May 1, 2008
The McSweeney’s Joke Book of Book Jokes, by the Editors of McSweeney’s (Vintage Books, 2008, 217 pages)
By Nate Graziano firstname.lastname@example.org
Maybe it’s egocentric to believe a book could be written with me specifically in mind, but in the case of The McSweeney’s Joke Book of Book Jokes, the joke is definitely on me.
A little background: I was an English major as an undergraduate, and currently, I’m finishing up an MFA in fiction writing. On top of this, I teach high school English, where for a century the curriculum has been inextricably married to the literary Canon. It would not be overstating the case to say that my life is a giant deluge of literature and writing. It would also be fair to say that — with the possible exception of The Bush Administration — there are few grounds more fertile for a good old-fashioned lambasting than literature and this business of books.
That is precisely what the editors of McSweeney’s, the rabble-rousing San Francisco-based literary journal and independent press, have done in The McSweeney’s Joke Book of Book Jokes. This is book for anyone who has ever spent time staring at their English diploma on the wall and wondering what the hell they were going to do with it. It’s a book for anyone who has ever dragged their knuckles through a writing workshop. It’s a book for the book-lover and working writer. And for the most part, this collection of short essays, vignettes, lists, letters, screenplays and (no joking) diarrhea songs “from the grad schoolyard” is gut-busting hilarious.
The editors of McSweeney’s have clear targets in the crosshairs. Some of the authors and topics that receive the heaviest of satirical gunfire are James Joyce (“Postcards from James Joyce to His Brother Stan”), Franz Kafka (“Social Security Denies Gregor Samsa’s Disability Claim”), Shakespeare (“Lady Macbeth on Ambien”), the writing workshop (“From the Found Notebooks of Homer’s Writing Group”), grad school (“A Serial Killer Explains Literary Terms”), and the publishing industry (“Submission Guidelines for Our Refrigerator Door”).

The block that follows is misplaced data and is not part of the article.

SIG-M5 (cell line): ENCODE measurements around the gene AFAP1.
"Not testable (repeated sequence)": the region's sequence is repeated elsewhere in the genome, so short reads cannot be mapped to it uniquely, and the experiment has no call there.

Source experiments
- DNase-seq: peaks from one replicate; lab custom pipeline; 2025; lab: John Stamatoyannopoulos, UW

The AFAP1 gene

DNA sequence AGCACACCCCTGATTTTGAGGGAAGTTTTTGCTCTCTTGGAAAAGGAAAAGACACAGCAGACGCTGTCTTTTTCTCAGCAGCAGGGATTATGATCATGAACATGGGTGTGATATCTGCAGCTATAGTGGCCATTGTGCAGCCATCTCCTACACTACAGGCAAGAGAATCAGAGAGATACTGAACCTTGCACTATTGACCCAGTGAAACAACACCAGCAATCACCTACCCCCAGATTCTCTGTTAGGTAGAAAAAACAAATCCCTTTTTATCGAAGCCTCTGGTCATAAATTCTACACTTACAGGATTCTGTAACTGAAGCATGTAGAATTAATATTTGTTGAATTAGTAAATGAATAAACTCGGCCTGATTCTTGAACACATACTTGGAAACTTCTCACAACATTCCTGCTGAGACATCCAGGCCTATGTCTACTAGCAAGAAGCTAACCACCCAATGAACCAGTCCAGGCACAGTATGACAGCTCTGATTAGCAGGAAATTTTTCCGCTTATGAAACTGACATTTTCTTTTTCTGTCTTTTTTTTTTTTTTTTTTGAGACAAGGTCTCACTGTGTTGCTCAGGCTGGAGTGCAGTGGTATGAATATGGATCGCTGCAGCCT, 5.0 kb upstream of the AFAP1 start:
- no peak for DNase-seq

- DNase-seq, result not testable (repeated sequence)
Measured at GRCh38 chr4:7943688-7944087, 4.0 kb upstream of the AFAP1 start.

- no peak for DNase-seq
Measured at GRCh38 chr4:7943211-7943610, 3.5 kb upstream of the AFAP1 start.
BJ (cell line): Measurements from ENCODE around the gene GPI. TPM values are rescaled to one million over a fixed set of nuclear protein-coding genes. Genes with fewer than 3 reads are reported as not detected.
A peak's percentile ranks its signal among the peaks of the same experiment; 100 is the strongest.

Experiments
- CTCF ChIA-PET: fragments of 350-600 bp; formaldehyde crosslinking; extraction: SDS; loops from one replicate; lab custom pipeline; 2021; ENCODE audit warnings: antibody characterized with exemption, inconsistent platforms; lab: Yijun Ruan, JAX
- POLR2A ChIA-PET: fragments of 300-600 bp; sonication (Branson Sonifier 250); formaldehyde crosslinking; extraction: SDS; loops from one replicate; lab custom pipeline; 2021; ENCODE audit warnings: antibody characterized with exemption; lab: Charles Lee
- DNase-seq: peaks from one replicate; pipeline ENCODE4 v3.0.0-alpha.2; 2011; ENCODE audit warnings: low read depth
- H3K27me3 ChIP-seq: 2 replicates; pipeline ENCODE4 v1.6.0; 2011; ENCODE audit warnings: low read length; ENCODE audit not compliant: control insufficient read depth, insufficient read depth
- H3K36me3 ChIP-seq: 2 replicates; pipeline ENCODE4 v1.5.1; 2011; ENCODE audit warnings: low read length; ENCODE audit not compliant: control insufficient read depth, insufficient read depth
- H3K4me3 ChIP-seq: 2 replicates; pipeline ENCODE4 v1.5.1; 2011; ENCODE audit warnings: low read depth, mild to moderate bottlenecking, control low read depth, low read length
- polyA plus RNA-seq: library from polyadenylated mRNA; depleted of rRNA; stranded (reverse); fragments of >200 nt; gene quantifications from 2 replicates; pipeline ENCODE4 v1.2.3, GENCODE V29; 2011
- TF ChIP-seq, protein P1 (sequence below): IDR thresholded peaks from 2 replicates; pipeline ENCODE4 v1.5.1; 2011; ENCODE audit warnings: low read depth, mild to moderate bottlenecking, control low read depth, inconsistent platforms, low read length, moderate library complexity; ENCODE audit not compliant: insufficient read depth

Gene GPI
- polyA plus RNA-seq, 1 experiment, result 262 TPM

Although it doesn’t go overboard with political grandstanding, George W. Bush, Dick Cheney and the gang get their share of shelling as well. A standout in this category is “Whale of Mass Destruction — Richard B. Cheney, Adjunct Professor in the Humanities Presents: The Annual Symbolism in Melville Lecture” where Blair Becker, in the voice of our vice president, explains the historical background of Melville’s classic in terms of “Moby-Dick, whale of mass destruction, swimming through the seas unchecked, consorting with reefs, hurricanes, and any number of cataloged hazards to navigation. WMD has rebuked international whale inspectors for years.”
Like any book of this nature, the jokes hit and miss. The snarky humor and literary allusions do not always land a square punch, but more often than not, they do. Let it also be clear that this book targets readers with a foundation of classic literature and some knowledge of the writing industry. Anyone who has not read the big names dropped in literature and grad classes will likely miss many of the jokes.
However, written in short, digestible bites, The McSweeney’s Joke Book of Book Jokes hits dead-on for bibliophiles, writers or wise-ass literature students everywhere. For fans of McSweeney’s, this is exactly what we’ve come to expect — edgy, funny, intrepid and intelligent (minus, maybe, the diarrhea songs).
And for a book reviewer trying to end his article with something clever, alliterative and befitting of a blurb for book sellers, McSweeney’s saves a punch for him as well. A- — Nate Graziano